You Can’t Meet Confidence Without First Getting To Know Fear
Confidence is, in essence, the radiance of knowing that you can count on yourself.
In fact, some of the most confident people you know are likely well versed in certain subject matters. There is a reason why you feel most confident when speaking about topics you know a lot about. People who are car connoisseurs will be the first to mention the latest model of a specific make and all of its specs. You look to your Economics professor as a confident individual, mainly due to the fact that he or she spends all day, every day, talking about something they are quite literally an expert in. You go to see a motivational speaker for a TedX convention and the thought that settles in your mind is, ‘They’ve got it all figured out,’ when really, you just weren’t there for the panic attack they had to talk themselves out of before walking out onto the stage.
1500 Senior Citizens Were Asked What Their Biggest Regret In Life Was
And nearly all of them said this…
When you lose touch with the real you, you will feel adrift, you’ll lose confidence and your life will lose its ‘flavor of congruency.’ Many of us have forgotten confidence isn’t a personality trait, but a skill. So the way to uncover your true potential as it relates to confidence is to do the things that scare you and to do them first.
Everyday acts of courage build confidence and the continuation of said behavior is what nurtures that same confidence to grow.
The most vocal person in the room might be really insecure and only was what he or she thinks will make him or her look good. The quietest people you know might actually be the most confident. Your best friend, who’s an introvert, might believe in her ideas with great confidence but is afraid to speak up because her face turns beet red. She isn’t lacking confidence in her ideas; she just needs a little courage to push through her fear of being judged for having rosy cheeks.
It starts with a belief in your personal abilities and ends with confidence.
It isn’t about what you are willing to do, but the things that terrify you in a way that keeps you from doing them…and then doing them anyway.
If flying scares the daylight out of you, then the first thing you do is book a flight (even if it’s only for a half-hour long) and you reshape the emotion around fear and replace it with excitement instead. You channel your anxiety towards thoughts of what you will do when you safely land, who you will see, and where you will go.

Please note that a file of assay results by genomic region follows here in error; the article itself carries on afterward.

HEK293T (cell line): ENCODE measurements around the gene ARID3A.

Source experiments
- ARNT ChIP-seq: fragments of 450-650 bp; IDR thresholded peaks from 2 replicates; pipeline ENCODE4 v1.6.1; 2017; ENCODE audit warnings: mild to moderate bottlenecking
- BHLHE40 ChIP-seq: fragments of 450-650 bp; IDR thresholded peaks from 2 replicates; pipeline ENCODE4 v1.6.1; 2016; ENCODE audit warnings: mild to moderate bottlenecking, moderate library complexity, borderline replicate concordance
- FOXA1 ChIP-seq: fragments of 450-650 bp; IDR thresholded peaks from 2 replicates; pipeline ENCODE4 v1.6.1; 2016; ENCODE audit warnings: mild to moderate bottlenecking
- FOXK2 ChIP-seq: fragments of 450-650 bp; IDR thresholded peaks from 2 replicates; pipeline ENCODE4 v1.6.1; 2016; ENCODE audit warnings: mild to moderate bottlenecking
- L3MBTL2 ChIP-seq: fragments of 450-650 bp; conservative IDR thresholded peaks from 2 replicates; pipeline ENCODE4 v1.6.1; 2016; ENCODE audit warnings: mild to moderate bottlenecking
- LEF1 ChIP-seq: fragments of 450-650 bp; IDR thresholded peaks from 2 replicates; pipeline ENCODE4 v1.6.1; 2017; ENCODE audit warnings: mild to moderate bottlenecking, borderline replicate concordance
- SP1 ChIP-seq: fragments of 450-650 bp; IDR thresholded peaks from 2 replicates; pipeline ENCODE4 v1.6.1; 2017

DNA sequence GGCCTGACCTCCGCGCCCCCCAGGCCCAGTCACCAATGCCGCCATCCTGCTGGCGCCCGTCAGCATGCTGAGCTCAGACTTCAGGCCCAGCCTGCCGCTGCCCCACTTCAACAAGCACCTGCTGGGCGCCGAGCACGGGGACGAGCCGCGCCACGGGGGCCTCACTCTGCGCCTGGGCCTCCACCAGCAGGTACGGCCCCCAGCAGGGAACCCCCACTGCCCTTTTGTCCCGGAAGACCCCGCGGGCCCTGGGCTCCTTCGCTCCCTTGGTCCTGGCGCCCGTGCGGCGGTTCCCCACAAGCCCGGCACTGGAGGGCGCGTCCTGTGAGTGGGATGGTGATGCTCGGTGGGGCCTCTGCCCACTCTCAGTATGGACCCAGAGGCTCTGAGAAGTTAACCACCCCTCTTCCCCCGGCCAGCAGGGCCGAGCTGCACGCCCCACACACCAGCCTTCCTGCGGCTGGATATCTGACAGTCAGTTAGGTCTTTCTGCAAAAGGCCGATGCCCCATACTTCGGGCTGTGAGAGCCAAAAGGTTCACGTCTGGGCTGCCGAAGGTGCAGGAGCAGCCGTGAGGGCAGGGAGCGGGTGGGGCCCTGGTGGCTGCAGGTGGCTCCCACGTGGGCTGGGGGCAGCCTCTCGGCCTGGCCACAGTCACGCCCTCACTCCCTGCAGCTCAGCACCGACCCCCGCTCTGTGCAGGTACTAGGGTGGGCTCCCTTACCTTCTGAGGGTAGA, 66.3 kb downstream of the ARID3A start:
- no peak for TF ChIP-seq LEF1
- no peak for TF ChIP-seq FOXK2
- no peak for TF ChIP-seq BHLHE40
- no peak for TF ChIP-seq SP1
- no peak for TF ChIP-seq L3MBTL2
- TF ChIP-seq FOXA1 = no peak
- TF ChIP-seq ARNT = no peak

You encourage the butterflies, but give each new meaning: excitement, joy, and a good kind of nervous energy.
You psych yourself out of confidence on a regular basis. You don’t walk over and talk to the pretty girl standing alone at the bar because you suspect rejection. You don’t apply for the promotion at work because someone else will probably do it better. You don’t pursue graduate school because you likely won’t get in anyways. You don’t raise your hand in class because your question will be laughed at.
Those are just some of the things we tell ourselves in order to validate our fears and cheat ourselves out of confidence.
Rejection: The Favor In Disguise
If the stories of these individuals don’t inspire you to get back up the next time life knocks you down, we have got to…
Most people won’t attempt things they know they are sure to fail at so the decision behind taking the action necessary to overcome a fear is its own way of reassuring your subconscious mind that you can do something. The achievement then gives you the validation that you were right and this then becomes the catalyst for your next fear-facing endeavor.
Confidence begins the moment you ask yourself, ‘Why not?’ and leave everyone else out of the answer:
“Why not go introduce yourself to the girl?”
“Why not apply for the promotion?”
“Why not apply for graduate school?”
“Why not ask the question in class?”
It isn’t about the way you ask the question, but the way you choose to respond. The truth of the matter is you won’t have a clue the full potential of your confidence until you begin doing the things that demonstrate your abilities and strengths. Just because the person on stage doesn’t turn bright red and break down in tears at the size of the audience, doesn’t mean they aren’t working through internal turmoil. Their presence on stage isn’t a validation of confidence, but a physical representation and demonstration of the courage necessary to achieve confidence. So what fear will you face in order to meet greater confidence today?